The Blog of Pastor Jude St. John
One of the things I love about football is its applicability to life. So much of what happens on the football field corresponds to our experience of living. And in particular, one can draw many parallels between the game of football and our life of faith in Jesus Christ. Most of my years playing football were played “in the trenches.” That is, I was an offensive lineman who plied my trade on the line of scrimmage. That no-man’s-land of much physical violence between opposing forces which derives its name from the battle situations of the World Wars. That place which seems, as often as not, to be an experience much like our lives. I hope to communicate with you a few things that will hopefully be of some help as you fight the good fight of faith. And since I am in this battle too, you might consider that I write these thoughts as I live my life for God in the trenches.
Books I've Read in 2019
- John Newton by Jonathan Aitken
- Supernatural Power for Everyday People by Jared Wilson
- The Freedom of the Will by Jonathan Edwards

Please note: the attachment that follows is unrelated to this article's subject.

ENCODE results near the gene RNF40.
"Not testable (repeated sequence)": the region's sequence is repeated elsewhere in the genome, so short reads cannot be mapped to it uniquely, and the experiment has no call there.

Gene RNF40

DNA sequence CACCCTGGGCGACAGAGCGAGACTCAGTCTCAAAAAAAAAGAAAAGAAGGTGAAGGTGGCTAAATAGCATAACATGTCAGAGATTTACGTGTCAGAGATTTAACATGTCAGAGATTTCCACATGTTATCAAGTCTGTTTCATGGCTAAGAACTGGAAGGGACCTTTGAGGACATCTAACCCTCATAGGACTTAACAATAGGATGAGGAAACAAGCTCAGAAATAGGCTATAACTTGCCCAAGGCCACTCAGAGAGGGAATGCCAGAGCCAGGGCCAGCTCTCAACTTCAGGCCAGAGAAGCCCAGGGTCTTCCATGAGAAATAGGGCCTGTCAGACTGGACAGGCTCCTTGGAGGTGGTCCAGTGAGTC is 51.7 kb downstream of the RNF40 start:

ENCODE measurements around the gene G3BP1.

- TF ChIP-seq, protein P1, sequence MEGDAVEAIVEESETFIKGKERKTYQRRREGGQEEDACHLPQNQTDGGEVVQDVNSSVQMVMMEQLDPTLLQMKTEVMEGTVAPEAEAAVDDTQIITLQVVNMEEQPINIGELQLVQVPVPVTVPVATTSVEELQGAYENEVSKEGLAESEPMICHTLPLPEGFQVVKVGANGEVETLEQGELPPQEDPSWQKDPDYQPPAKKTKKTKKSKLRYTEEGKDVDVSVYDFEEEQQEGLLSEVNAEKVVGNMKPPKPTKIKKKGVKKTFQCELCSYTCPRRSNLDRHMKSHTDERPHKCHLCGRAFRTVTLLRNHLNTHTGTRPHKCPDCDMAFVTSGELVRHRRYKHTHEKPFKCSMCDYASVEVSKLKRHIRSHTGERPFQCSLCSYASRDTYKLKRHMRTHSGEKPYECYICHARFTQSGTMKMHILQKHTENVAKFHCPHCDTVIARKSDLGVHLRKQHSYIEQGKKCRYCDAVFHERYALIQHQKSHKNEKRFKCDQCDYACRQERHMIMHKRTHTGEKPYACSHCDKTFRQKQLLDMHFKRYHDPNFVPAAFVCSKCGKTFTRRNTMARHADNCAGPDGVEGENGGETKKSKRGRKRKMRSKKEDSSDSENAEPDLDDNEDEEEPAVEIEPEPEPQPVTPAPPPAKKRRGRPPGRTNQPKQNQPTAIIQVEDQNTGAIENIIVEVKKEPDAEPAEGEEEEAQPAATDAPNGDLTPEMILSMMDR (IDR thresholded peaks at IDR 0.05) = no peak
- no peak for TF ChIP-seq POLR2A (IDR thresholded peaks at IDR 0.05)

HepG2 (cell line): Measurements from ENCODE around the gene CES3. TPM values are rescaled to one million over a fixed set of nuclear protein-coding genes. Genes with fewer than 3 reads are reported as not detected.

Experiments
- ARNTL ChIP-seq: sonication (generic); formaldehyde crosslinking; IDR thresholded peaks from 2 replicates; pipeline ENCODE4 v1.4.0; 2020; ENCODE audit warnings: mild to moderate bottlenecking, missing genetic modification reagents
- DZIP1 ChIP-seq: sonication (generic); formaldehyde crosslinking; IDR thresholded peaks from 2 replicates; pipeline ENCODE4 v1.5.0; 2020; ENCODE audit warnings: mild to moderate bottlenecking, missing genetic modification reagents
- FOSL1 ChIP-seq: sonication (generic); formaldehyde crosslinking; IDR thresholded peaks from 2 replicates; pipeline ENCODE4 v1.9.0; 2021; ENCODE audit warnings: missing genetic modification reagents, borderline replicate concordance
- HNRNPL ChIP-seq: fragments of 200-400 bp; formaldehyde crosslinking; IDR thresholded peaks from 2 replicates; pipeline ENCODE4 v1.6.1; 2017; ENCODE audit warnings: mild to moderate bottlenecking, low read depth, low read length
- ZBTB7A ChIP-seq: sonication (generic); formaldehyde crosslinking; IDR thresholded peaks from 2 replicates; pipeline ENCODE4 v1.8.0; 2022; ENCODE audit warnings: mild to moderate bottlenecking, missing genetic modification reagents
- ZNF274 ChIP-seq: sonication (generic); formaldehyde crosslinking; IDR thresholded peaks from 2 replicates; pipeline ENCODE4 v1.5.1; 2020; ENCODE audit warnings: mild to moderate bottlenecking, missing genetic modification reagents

- The World-Tilting Gospel by Dan Philips
- Biblical Theology by Nick Roark and Robert Cline
- Understanding the Lord's Supper by Bobby Jamieson
- The Works of John Newton: Volume 1 by John Newton
- Understanding the Congregation's Authority by Jonathan Leeman
- Pierced for Our Transgressions by Steve Jeffery, Mike Ovey, and Andrew Sach
Aug24MonAugust 24, 2015
This weekend past, my family and I were recipients of an outpouring of hospitality from some longtime friends on two separate occasions. A weekend filled with swimming and sweets, conversation and coffee, fellowship and food. And both of these visits were preceded by a question we had for our hosts: What can we bring?
I perceived this common practice of bringing something with you when you have been invited to someone’s home in a new light this weekend. And I learned something about my life and my faith alongside the discovery. The lesson began in reading about something John Piper refers to as the “debtor’s ethic.”